January was the worst overall performance for fund sectors since March 2020. Saltydog Investor has 75% in cash, which it is waiting to put to work.
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It has been a tough start to the year with most stock markets around the world losing value in January. The notable exceptions were the UK’s FTSE 100, which went up by 1.1%, and the Brazilian Ibovespa, which made 7%. At the opposite end of the spectrum were the Shanghai Composite, which fell by 7.6%, the Nasdaq, which lost 9%, and the Moscow RTSI, which went down by 10.1%.
This overall downturn is reflected in our latest analysis of the Investment Association (IA) sectors. They nearly all went down in January, and it was the worst overall performance since March 2020.
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Past performance is not a guide to future performance.
The worst-performing sector was North American Smaller Companies, which went down by 11.5%, and there were three other sectors that fell by more than 10%.
The UK Direct Property sector made a small gain, up 0.7%, but the star performer was Latin America, which went up by 5.1%.
In our weekly analysis, we group all the new ‘thematic’ sectors, such as Healthcare, Infrastructure, and Latin America, in with the specialist funds. There are not enough funds in these sectors for us to justify treating them separately.
When we reviewed the numbers last week, the Latin American funds were showing good returns over the previous four weeks and so one of our demonstration portfolios made a small investment in the Stewart Investors Latin America fund.
|Fund||4 Week||12 Week||26 Week|
|TB Guinness Global Energy||Natural Resources||1||14.3%||1||10.5%||1||37.0%|
|JPM Natural Resources||Natural Resources||1||6.2%||1||7.7%||1||13.2%|
|BlackRock Natural Resources||Natural Resources||1||5.9%||1||8.7%||1||19.3%|
|Stewart Investors Latin America||Latin America||1||5.9%||2||2.9%||4||-0.1%|
|Invesco Latin American||Latin America||1||5.0%||1||7.9%||7||-7.1%|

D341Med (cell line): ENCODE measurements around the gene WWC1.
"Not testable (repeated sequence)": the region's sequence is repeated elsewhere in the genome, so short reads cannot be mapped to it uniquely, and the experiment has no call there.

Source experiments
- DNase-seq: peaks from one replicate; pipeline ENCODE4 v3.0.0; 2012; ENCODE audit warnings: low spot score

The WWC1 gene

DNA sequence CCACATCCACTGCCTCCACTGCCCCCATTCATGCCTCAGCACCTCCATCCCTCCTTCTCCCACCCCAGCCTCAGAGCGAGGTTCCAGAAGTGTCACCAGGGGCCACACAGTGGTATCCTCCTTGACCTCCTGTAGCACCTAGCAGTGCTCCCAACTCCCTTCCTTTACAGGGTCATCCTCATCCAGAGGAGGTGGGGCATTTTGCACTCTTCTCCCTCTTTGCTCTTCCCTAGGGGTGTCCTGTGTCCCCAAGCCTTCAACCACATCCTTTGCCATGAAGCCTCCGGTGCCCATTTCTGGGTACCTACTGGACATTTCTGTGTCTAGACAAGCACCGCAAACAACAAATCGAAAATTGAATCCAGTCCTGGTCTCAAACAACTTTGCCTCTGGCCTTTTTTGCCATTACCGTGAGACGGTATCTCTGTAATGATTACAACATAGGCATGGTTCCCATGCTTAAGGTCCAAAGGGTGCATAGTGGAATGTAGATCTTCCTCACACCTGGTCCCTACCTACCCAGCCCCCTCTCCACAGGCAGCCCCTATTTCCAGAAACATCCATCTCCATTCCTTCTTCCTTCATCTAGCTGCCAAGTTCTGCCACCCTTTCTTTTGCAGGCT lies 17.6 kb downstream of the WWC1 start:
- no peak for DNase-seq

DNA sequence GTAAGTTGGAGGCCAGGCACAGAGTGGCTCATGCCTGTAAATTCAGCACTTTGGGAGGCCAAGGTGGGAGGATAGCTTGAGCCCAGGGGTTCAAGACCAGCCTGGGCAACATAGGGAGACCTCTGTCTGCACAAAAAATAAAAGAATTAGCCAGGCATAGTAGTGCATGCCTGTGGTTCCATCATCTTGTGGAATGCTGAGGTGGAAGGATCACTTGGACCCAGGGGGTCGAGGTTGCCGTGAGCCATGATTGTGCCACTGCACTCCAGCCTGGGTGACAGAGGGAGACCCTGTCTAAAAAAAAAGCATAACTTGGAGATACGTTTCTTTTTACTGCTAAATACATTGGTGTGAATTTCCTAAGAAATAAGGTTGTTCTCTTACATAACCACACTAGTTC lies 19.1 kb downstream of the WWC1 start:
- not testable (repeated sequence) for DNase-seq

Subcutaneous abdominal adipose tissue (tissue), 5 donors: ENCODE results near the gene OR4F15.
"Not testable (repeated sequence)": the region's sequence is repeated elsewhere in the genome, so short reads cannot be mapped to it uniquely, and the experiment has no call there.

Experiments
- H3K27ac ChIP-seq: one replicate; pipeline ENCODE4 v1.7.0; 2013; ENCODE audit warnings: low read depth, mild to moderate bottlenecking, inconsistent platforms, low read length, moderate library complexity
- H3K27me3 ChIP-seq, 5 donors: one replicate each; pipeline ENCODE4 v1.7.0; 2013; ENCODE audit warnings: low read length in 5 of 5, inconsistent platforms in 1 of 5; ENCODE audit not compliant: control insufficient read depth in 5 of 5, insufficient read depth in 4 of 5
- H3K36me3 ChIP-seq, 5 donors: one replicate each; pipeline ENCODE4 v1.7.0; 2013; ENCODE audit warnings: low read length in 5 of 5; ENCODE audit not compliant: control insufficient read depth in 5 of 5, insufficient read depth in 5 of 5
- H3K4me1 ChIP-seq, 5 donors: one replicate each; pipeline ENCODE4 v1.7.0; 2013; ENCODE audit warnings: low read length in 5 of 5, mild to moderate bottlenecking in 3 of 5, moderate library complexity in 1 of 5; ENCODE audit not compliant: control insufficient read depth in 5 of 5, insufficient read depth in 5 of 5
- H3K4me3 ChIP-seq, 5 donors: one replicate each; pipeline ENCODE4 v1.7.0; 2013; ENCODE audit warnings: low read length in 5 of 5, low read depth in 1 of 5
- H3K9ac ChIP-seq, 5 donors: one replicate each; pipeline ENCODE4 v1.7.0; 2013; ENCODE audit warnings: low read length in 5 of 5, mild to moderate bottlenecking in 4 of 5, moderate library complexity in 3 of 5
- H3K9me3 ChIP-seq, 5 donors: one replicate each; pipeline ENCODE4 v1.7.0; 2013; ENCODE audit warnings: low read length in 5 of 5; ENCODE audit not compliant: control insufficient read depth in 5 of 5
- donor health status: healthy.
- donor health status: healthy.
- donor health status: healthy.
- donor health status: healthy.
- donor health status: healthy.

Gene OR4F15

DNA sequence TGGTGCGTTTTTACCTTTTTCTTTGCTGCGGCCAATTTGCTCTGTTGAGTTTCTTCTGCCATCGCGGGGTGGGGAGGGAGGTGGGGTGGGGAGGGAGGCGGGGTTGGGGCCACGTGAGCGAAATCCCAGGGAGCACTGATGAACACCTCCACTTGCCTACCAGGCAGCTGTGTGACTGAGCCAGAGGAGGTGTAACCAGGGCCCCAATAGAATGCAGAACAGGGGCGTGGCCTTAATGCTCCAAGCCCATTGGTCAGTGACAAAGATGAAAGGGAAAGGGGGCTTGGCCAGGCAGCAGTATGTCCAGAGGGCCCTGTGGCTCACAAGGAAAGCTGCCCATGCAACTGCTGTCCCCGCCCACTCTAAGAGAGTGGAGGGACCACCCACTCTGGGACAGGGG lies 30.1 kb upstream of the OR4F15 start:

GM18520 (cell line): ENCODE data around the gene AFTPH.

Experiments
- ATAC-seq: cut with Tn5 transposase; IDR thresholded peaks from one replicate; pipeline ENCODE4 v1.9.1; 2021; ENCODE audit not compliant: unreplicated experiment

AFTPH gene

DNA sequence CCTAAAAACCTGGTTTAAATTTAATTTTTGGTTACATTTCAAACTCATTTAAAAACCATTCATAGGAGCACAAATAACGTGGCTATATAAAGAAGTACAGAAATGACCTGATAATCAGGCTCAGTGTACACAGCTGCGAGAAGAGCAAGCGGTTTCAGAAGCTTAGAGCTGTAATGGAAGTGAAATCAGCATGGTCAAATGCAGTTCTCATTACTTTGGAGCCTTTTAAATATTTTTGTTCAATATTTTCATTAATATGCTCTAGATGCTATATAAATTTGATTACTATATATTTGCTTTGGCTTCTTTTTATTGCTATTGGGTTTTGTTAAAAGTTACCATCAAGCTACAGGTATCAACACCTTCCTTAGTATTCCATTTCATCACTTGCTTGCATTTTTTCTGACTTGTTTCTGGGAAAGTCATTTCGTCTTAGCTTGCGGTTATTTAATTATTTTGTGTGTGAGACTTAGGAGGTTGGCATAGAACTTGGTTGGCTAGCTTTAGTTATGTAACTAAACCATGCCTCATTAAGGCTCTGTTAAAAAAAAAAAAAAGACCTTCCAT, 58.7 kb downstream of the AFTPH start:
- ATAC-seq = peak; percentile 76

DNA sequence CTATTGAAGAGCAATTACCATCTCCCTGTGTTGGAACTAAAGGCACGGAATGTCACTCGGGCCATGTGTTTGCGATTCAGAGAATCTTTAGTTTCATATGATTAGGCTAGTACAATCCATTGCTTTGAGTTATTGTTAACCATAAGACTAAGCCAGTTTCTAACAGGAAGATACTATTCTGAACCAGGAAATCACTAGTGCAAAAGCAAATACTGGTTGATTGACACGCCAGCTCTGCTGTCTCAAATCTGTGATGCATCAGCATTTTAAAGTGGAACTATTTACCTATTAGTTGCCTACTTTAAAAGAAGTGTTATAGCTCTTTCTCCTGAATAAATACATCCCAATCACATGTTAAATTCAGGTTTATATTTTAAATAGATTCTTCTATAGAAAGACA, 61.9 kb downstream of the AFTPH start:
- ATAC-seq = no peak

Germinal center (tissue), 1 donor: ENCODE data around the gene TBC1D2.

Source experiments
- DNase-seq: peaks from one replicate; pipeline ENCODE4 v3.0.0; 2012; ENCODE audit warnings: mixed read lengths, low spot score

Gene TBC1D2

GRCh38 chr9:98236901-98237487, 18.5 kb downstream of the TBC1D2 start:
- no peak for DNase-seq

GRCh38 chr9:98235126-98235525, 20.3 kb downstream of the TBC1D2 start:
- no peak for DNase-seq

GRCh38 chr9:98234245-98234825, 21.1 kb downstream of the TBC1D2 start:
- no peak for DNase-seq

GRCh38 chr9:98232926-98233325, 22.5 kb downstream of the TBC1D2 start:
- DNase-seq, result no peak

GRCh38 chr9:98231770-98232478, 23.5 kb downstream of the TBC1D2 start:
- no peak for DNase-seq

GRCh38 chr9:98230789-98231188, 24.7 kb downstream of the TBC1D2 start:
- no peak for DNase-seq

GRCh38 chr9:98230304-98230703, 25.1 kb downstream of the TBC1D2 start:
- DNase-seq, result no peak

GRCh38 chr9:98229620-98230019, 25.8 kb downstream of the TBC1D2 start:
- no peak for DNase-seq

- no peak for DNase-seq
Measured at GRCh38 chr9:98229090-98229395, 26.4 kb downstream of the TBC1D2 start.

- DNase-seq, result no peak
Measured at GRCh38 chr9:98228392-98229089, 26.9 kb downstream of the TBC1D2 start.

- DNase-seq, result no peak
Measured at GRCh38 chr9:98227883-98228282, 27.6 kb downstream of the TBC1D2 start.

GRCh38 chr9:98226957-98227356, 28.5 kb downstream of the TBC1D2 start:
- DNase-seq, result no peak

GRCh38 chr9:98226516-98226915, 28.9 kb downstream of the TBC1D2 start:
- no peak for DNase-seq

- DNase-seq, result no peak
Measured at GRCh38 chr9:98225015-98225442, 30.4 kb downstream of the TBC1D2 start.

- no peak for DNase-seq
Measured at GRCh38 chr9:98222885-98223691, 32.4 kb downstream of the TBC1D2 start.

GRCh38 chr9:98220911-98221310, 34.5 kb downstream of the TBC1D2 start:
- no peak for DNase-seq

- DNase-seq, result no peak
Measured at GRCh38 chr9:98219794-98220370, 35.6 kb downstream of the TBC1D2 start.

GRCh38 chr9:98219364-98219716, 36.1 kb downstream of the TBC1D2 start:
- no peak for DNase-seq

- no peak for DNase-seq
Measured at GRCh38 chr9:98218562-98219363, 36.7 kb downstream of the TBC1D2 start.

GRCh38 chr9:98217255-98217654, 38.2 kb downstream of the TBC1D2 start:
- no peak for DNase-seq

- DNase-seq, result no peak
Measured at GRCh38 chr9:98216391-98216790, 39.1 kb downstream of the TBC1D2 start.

|ASI Latin American Equity||Latin America||2||4.9%||1||4.9%||9||-11.8%|
|Liontrust Latin America||Latin America||2||4.3%||2||2.9%||10||-15.8%|
|Threadneedle Latin America||Latin America||2||0.8%||5||-3.9%||10||-21.9%|
Data source: Morningstar. Past performance is not a guide to future performance.
Much like March 2020, both portfolios are predominantly (over 75%) in cash. However, we do hold the TB Guinness Global Energy and JPM Natural Resources funds, which were at the top of last week’s specialist report, along with a couple of funds from the UK Equity Income sector.
It is always very unnerving when markets suddenly drop, but then briefly recover. Especially when nothing appears to have changed on the political and economic fronts to cause the markets to make the small rebound after the fall. This could just be a temporary rise before the downward trend continues. It is sometimes called a ‘dead cat bounce’, but I prefer the more sinister description, ‘markets tempt you back into the water with a small rise before throwing in the live toaster!’
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Many investors must be wondering whether this recent fall in the value of their investments is the beginning of a more substantial correction. Some markets have already suffered a 10% drop from last year’s highs, will this turn into 20%, 30%, or more over the coming weeks?
During the last few months, we have been selling funds to create a solid cash buffer. This means that we are relatively relaxed if there is a further substantial fall, like we saw in 2008 and 2020. Unfortunately, there may still be the pain to be endured while the value of our remaining investments continues to fall. However, nothing can match the joy to be experienced when the markets finally finish their freefall (however long that takes), and we are then able to buy back at fire sale prices and watch the gain.
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These articles are provided for information purposes only. Occasionally, an opinion about whether to buy or sell a specific investment may be provided by third parties. The content is not intended to be a personal recommendation to buy or sell any financial instrument or product, or to adopt any investment strategy as it is not provided based on an assessment of your investing knowledge and experience, your financial situation or your investment objectives. The value of your investments, and the income derived from them, may go down as well as up. You may not get back all the money that you invest. The investments referred to in this article may not be suitable for all investors, and if in doubt, an investor should seek advice from a qualified investment adviser.
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